Nas-ty Message to FOX

“Subtle” doesn’t quite describe rapper Nas’s support for Barack Obama, or his views on FOX News’ treatment of the President (not to mention African Americans in general).

After FOX News’ referred to the First Lady as “Obama’s baby mama,” and made other hideous remarks about the couple, rapper Nas said what everyone with an ounce of sense is already thinking:

“Fox poisons the country with racist propaganda and tries to call it news.” (USA Today.)

While FOX normally labels him as another violent gangster rapper, it inspired the lyrics and video for his song, “Sly Fox.”

Here’s just a sample of what it’s all about:

They say I'm all about murder-murder and kill-kill
But what about Grindhouse and Kill Bill?
What about Cheney and Halliburton?
The backdoor deals
On oil fields
How's Nas the most violent person?
…Only Fox that I love is the red one
Only black man that Fox loves is in jail or a dead one

Make sure you watch/listen until the end, when the music fades and you’re left with a FOX News clip. The interviewee’s words are the last ones you hear, but they resonate even after the video’s over:

“He’s not the worst rapper around, but some of his lyrics are very violent and they really do have a point here.”


Wednesday, January 21, 2009

Harper: Following the President's Lead (again)

Stephen HarperAs a Canadian I felt a little a guilty paying so much attention to the American election, but out of those debates came one policy that’s especially relevant to Canadians – well, it’s certainly made an impression on Stephen Harper.

Harper plans to join forces, so to speak, on the new President’s plans for energy and the environment, specifically, a cap-and-trade system for greenhouse-gas emissions.

He’s hoping that through this shared system, and Barack Obama's promise to decrease dependency on oil from the Middle East, the cost and pollution of Canadian oil extraction won’t face harsh consequences. As a foreign-policy initiative, this isn’t a bad idea. But I can’t shake the feeling that Harper is just following the footsteps of another US President, and the reason for it couldn't have less to do with the environment.

This proposal, if accepted and followed through, will do more for the US than Canada since Americans already consume more Canadian oil than Canadians do themselves. What does this mean for the environment? A continually depleting ozone above Canada especially, where emissions continue to flow from both sides of the border.

And with the Alberta oil sands attracting more and more foreign inventors, I have to wonder if Canadians will reap the rewards, or if we’ll get stuck scraping the bottom of the barrel.

Obama to the Rescue!

Super ObamaWoohoo, it’s official! Barack Obama is the new President of the US of A.

This was the first time I watched any presidential inauguration, and the first time I ever made a point to. But since I had no other comparison for “how things went” on inauguration days in the past, I decided to look them up on YouTube.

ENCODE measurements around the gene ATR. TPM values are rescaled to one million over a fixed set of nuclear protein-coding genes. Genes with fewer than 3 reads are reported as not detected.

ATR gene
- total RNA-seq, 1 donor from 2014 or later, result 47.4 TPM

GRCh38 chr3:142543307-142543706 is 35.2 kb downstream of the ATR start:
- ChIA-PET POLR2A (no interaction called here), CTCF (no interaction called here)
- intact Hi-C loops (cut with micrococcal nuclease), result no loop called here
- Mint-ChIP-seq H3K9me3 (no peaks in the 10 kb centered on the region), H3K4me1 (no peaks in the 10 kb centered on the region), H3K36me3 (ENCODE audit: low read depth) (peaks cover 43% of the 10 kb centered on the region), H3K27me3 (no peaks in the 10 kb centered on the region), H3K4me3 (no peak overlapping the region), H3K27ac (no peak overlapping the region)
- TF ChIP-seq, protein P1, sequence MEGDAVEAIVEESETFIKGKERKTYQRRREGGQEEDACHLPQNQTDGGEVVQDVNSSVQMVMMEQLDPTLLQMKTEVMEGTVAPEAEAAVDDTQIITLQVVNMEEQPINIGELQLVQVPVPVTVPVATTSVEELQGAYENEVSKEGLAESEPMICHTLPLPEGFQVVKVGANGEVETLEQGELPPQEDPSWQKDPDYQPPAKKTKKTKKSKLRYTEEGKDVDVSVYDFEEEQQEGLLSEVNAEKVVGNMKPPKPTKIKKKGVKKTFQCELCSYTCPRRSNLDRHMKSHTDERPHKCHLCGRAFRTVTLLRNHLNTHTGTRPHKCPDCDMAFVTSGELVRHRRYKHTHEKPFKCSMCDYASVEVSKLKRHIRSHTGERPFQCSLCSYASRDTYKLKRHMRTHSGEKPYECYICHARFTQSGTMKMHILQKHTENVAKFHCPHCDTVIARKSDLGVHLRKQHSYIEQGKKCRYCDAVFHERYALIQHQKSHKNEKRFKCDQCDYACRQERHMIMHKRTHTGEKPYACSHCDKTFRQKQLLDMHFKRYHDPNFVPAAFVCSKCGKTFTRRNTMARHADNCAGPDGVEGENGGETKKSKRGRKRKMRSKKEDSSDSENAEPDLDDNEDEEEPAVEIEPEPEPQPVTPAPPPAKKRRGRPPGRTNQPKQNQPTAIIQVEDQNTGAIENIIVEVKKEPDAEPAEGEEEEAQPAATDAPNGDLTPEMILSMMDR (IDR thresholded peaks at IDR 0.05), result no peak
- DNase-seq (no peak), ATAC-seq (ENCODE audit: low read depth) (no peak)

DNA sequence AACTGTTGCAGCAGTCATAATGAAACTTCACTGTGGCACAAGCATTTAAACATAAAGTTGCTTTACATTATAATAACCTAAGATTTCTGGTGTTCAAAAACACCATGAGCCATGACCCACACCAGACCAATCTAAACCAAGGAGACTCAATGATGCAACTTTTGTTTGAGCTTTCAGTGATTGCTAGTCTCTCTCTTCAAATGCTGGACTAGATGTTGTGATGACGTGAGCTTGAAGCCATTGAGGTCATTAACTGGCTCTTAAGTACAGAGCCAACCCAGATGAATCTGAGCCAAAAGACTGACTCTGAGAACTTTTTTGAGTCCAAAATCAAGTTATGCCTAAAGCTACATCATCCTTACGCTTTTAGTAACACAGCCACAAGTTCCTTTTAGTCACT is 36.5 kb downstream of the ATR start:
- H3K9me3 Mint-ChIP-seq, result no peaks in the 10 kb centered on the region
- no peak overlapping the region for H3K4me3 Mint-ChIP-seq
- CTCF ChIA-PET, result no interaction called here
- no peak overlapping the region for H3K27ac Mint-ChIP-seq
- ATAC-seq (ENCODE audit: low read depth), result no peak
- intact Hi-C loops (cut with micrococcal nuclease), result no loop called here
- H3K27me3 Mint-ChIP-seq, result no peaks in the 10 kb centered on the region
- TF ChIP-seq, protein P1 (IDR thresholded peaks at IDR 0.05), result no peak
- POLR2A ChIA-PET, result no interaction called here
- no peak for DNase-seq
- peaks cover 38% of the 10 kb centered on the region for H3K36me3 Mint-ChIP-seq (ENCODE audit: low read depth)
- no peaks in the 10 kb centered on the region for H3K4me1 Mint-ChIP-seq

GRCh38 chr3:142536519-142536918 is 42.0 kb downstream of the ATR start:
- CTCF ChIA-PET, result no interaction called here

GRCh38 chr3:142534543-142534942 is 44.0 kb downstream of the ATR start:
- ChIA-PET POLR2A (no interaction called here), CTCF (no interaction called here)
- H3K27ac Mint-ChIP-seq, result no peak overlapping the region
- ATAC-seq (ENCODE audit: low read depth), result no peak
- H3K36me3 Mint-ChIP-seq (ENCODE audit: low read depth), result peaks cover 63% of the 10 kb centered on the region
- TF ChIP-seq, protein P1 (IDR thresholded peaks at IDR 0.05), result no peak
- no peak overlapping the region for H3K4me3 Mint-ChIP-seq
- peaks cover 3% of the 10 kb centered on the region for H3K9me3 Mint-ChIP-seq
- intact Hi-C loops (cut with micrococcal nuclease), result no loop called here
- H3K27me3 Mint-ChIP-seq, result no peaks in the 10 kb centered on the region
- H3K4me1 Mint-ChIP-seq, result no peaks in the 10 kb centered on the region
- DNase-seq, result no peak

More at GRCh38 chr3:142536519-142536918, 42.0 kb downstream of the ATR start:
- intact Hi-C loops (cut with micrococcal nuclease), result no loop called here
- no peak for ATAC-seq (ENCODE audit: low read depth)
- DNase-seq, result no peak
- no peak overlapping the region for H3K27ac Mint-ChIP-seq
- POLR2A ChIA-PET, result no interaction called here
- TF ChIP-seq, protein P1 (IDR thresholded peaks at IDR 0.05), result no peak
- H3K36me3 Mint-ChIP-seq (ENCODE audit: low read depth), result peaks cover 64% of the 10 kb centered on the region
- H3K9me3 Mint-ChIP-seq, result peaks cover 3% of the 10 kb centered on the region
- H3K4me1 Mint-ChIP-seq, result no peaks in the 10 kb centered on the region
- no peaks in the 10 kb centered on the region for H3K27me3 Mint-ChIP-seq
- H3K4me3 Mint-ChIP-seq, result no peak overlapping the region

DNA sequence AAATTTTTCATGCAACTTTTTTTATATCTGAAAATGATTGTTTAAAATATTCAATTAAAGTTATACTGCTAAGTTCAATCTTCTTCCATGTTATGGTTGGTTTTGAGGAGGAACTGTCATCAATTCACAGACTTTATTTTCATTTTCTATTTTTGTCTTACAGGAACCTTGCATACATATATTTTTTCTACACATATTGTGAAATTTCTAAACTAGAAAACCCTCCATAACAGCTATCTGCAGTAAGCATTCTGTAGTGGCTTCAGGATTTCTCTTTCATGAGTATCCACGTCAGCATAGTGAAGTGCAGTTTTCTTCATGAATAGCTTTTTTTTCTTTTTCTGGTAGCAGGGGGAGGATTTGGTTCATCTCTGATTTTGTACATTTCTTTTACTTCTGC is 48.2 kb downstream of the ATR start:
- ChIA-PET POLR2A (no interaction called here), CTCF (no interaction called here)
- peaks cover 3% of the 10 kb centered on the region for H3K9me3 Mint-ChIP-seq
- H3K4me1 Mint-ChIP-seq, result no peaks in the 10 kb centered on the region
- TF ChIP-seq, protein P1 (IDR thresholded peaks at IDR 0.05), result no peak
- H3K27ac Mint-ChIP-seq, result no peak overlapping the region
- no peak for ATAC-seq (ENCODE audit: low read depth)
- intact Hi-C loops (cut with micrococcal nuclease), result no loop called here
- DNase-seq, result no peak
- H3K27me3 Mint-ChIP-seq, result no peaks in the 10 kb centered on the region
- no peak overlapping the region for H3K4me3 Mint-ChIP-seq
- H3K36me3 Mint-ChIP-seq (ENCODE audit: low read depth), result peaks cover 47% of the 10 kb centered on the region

Oddly enough (insert sarcasm here) the first videos that popped up were protests against the previous President’s victory. Beneath them were comments from Bush supporters, who all seemed to share the view that the protesters were, basically, scumbags. One user even thought it was “ironic” that people would protest someone who’s responsible for upholding their right to protest.

Okay, if you can’t demonstrate your beliefs through protest, why would someone think they have the right to express theirs through any other means? (Like on YouTube, for example.)

But it’s not really that shocking, is it? That a self-professed Bush-fan would argue against the right to protest – or in other words, that whole First Amendment/Freedom of Speech-thing that serves as the foundation for a healthy democracy.

While “Democracy” has yet to be completely realized in the United States or elsewhere, seeing Obama’s inauguration I’m glad many of our southern neighbours had someone to vote for, rather than against; someone whose message they can actually care about and believe in; someone who’s “of the people, by the people, for the people,” as one of The Greats put it.

I guess only time will tell if he is.


Monday, January 19, 2009

That’s FOXed Up

As the famous X-Files tagline states: “The truth is out there.” There’s just one question: How do we go about finding it? The obvious answer should be through research and investigation. But when the sources of information – who have the tools, means, and responsibility to research and investigate – fail to disclose the truth, what then?

(Note: Don’t be surprised when X-Files references occasionally pop up. It’s bound to happen from time to time.)

Before I take a crack at answering that, maybe I should clarify. We’re not (usually) outright lied to by the mainstream news media, but given a selected version of the truth. But as the documentary OUTFOXED shows, sometimes lying is part of the gig.